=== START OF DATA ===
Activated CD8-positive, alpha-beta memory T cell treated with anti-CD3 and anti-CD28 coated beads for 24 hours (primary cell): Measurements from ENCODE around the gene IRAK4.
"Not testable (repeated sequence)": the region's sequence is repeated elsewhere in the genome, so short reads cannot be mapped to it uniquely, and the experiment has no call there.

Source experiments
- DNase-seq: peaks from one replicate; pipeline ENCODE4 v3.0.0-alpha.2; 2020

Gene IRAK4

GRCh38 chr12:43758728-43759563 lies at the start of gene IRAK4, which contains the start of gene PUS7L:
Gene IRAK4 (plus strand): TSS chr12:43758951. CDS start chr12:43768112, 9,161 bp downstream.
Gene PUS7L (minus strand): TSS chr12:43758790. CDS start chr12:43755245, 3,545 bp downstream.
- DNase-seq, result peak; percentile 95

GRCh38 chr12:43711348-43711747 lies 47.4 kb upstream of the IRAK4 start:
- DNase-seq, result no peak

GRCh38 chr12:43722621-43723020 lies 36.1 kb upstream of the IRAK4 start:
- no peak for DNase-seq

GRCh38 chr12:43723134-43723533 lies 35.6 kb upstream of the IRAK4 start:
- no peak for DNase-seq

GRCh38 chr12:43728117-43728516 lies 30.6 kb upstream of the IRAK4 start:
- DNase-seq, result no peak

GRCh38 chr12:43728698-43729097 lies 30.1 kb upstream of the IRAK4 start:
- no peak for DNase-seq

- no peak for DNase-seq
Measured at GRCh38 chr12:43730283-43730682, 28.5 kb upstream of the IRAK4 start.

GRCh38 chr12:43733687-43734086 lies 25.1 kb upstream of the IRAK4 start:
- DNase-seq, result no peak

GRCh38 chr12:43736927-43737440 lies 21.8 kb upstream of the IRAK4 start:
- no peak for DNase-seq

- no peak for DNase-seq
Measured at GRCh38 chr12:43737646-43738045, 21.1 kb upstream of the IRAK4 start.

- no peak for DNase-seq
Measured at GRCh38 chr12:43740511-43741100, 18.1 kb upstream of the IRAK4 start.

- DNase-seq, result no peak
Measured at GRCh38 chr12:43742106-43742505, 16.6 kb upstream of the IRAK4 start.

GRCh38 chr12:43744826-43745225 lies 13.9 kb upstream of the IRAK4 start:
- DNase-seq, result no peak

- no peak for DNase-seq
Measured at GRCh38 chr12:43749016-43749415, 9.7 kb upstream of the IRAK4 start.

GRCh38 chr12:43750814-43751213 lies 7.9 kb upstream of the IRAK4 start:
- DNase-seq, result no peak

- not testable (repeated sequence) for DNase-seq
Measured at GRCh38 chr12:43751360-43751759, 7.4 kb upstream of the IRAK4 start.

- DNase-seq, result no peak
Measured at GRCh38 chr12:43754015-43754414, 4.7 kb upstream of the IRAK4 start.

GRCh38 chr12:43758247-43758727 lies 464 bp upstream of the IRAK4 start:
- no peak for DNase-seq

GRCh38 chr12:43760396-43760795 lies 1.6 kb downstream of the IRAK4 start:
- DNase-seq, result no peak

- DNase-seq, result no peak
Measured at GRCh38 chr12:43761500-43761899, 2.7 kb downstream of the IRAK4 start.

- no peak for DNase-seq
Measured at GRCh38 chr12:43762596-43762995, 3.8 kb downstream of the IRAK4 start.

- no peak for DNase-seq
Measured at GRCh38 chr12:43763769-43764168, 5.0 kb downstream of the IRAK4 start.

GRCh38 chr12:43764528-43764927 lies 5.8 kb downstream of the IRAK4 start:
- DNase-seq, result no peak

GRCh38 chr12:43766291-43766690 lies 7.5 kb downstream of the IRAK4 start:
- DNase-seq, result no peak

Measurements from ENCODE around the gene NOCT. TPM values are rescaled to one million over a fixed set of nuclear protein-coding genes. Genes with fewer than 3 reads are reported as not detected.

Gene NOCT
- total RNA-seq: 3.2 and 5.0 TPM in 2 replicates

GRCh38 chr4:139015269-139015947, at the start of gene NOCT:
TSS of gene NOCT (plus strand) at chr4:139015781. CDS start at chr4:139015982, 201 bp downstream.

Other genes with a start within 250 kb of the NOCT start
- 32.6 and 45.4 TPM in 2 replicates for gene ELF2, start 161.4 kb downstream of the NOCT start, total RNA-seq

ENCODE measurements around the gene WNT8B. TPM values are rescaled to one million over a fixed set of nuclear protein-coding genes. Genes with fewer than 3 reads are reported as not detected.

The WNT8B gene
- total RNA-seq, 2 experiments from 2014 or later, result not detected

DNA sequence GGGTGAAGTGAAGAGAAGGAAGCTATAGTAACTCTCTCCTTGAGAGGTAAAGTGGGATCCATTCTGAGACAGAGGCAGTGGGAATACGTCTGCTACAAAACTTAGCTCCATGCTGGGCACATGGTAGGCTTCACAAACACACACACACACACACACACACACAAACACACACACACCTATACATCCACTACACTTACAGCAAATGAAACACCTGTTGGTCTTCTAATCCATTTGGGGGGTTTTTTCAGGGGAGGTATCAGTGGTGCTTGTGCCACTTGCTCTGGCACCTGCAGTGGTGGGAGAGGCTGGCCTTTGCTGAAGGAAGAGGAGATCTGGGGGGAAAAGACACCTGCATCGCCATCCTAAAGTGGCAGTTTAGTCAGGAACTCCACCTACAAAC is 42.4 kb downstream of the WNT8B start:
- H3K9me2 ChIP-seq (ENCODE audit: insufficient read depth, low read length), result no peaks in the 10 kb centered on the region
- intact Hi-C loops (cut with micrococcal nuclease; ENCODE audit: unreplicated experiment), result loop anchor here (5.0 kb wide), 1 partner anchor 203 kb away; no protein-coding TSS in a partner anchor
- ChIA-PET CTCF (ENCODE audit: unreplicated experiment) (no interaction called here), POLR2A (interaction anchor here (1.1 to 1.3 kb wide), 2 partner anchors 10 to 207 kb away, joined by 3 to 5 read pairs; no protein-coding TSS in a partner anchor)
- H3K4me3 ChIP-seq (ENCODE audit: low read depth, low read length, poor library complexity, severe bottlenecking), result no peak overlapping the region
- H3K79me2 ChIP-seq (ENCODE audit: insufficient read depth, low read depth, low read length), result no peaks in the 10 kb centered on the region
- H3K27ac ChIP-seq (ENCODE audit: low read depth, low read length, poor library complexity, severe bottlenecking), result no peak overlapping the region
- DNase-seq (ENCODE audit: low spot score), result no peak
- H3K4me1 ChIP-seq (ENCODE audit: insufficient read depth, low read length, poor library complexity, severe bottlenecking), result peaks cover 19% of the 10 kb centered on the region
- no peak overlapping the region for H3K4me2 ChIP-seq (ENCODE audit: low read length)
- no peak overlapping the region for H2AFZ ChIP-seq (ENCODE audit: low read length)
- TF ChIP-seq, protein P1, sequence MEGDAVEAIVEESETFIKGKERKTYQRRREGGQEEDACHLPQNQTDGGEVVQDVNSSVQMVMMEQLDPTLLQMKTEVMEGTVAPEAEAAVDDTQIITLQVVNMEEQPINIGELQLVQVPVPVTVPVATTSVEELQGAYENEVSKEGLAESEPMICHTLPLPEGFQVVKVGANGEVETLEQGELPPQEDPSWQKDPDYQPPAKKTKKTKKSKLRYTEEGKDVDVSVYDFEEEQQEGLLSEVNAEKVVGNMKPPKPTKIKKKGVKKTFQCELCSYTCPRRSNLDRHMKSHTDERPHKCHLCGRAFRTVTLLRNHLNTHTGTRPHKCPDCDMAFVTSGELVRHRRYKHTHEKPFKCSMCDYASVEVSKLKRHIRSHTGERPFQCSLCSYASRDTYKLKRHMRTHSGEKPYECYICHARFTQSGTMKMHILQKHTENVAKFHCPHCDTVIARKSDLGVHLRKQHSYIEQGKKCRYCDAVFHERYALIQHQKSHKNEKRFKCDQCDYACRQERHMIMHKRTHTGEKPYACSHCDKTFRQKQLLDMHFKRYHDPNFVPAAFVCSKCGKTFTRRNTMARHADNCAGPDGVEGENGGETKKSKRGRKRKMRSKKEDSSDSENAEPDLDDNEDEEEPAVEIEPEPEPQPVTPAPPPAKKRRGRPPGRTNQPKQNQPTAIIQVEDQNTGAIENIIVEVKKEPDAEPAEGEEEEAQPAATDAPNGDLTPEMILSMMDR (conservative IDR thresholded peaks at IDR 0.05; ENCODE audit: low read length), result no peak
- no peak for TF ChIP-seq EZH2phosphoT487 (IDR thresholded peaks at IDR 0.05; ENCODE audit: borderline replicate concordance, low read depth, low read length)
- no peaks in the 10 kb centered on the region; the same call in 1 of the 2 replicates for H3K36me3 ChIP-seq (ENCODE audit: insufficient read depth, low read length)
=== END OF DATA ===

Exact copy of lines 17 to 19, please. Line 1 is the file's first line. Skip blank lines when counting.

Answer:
- DNase-seq, result no peak

GRCh38 chr12:43728698-43729097 lies 30.1 kb upstream of the IRAK4 start:
- no peak for DNase-seq